How to Organise a Child Funeral

child funeral

A child funeral is a very personal event, tailored to your family’s needs. You can choose a service in a place of worship, a funeral home, community venue or even hold a memorial at your own home. You can also choose a funeral director, independent celebrant or even a close friend or family member to lead the ceremony. If you decide to go with a religious funeral, your chosen priest or celebrant will help you design a ceremony that feels right for you and your baby.

It is important that you talk to your child about what will happen. Children often have questions and concerns, so if you can answer their questions in a clear, simple way it will make them feel more prepared. It is also helpful to visit the cemetery or crematorium with them so they know where it will be held and can look at what it will be like.

Most people will choose a coffin for their baby, although some parents prefer a urn. You can decorate it with flowers or special items that your child loved, such as a favourite toy or balloons. Many families also like to write a letter for their baby or young child, which can be placed in the coffin or urn. This is a chance to say ‘I love you’ one last time. Siblings may also want to write a message or poem for their brother or sister. These letters can be kept in a memory box afterwards.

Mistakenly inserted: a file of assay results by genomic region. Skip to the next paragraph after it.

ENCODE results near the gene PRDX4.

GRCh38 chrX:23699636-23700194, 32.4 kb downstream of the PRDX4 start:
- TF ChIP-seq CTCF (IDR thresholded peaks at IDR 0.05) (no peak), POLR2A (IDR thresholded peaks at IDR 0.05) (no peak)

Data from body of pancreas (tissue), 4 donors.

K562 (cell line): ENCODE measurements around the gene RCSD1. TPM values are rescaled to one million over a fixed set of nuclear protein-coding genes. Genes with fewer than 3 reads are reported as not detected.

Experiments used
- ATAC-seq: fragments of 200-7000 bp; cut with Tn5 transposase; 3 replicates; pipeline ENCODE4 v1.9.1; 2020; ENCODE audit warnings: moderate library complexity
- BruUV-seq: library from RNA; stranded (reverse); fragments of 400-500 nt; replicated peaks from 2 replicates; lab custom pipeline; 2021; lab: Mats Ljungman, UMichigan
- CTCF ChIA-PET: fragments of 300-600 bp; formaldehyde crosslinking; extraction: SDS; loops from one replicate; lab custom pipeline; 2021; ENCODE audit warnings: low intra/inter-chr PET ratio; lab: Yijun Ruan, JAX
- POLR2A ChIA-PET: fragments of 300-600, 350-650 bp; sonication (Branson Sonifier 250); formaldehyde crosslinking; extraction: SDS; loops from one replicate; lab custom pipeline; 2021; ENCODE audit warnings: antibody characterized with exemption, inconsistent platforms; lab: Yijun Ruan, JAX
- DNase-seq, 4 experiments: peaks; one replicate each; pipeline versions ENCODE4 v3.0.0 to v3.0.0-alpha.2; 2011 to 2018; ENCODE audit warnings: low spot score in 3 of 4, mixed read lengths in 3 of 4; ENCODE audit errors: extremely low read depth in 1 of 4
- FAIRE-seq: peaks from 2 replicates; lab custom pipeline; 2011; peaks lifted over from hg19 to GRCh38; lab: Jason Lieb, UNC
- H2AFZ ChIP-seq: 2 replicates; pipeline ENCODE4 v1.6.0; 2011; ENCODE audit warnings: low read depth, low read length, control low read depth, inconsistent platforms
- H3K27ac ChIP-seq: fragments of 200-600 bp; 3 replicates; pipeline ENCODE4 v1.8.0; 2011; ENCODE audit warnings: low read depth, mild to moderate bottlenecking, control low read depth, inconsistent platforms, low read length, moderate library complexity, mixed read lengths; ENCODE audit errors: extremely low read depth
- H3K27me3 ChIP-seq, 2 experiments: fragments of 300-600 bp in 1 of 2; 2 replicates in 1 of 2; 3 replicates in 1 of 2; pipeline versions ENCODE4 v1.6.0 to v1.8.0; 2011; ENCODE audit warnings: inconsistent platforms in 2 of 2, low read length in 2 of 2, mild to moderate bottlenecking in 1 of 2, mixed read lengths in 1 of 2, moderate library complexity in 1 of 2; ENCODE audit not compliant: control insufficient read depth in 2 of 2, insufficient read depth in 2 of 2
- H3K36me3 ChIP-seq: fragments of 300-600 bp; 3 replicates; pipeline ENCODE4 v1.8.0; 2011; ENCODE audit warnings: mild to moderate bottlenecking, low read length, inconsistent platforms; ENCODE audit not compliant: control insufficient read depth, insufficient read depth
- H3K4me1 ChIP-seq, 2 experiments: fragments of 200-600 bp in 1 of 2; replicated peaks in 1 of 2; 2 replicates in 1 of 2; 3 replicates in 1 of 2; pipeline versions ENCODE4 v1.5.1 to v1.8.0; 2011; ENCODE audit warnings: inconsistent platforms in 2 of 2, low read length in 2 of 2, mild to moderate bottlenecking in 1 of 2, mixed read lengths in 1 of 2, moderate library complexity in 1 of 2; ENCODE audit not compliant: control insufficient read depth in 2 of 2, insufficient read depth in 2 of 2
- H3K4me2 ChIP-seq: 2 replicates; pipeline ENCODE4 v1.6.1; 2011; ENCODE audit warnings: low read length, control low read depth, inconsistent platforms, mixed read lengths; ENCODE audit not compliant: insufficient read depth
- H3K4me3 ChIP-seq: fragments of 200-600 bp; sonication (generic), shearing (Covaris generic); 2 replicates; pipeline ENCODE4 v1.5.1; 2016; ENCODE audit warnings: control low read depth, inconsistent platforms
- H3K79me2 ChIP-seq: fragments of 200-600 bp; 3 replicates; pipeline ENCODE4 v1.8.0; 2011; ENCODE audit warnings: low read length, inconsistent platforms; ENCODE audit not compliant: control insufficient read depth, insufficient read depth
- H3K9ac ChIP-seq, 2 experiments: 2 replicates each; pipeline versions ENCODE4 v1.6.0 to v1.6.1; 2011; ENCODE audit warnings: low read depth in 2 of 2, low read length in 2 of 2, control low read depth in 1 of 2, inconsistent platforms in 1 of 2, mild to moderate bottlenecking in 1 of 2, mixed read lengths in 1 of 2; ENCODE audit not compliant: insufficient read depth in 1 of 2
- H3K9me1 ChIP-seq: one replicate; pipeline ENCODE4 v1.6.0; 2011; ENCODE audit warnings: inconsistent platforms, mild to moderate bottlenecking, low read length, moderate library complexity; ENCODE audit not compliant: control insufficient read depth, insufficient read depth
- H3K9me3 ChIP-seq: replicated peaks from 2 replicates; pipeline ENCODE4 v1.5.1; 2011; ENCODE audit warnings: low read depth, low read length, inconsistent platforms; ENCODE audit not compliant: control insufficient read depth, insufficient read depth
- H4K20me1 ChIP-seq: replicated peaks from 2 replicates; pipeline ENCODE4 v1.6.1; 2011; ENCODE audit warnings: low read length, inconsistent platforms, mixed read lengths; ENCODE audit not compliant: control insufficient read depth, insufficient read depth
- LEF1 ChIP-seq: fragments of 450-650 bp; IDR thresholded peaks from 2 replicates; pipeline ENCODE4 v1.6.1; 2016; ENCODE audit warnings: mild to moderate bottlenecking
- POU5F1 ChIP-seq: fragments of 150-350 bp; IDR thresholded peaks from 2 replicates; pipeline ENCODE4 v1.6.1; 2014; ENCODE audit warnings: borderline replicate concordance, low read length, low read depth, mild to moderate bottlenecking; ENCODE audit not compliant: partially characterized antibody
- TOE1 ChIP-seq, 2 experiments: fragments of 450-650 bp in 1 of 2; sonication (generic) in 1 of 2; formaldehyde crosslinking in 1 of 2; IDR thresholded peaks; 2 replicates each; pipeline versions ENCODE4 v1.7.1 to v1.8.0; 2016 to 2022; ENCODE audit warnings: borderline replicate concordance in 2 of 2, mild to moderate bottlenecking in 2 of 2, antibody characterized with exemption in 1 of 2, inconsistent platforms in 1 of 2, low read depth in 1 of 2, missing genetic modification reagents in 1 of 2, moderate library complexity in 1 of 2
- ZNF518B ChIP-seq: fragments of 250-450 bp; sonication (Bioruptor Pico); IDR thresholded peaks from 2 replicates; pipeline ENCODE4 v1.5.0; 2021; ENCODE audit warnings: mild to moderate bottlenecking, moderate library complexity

You should also consider whether you want a guest speaker at the funeral. This is a great opportunity to share the story of your child, and it can comfort other people too. However, if you don’t feel up to speaking at the funeral, don’t let anyone discourage you. It is more important that you speak from the heart than to try and sound ‘professional’.

Children can sometimes become restless or bored at a funeral so it is a good idea to bring something that will keep them occupied. A book, a favourite toy or even a small snack could help. It is also worth bringing an extra adult with you who can take care of them, especially during any pauses in the service when they may be tempted to wander off.

Many people find that a spiritual element is very comforting at a funeral, so you should decide if you would like to have a reading or prayers or not. You should also choose someone to carry your child out of the ceremony if they become distressed or overwhelmed, and you may wish to ask this person to stay with them after the service too. Finally, it is a good idea to protect your child from fawning sentimentality by not letting other mourners touch them or give too many hugs. This is particularly important if you have other young children. If you are going to enlist help, make sure they have a quiet space to retreat to when needed.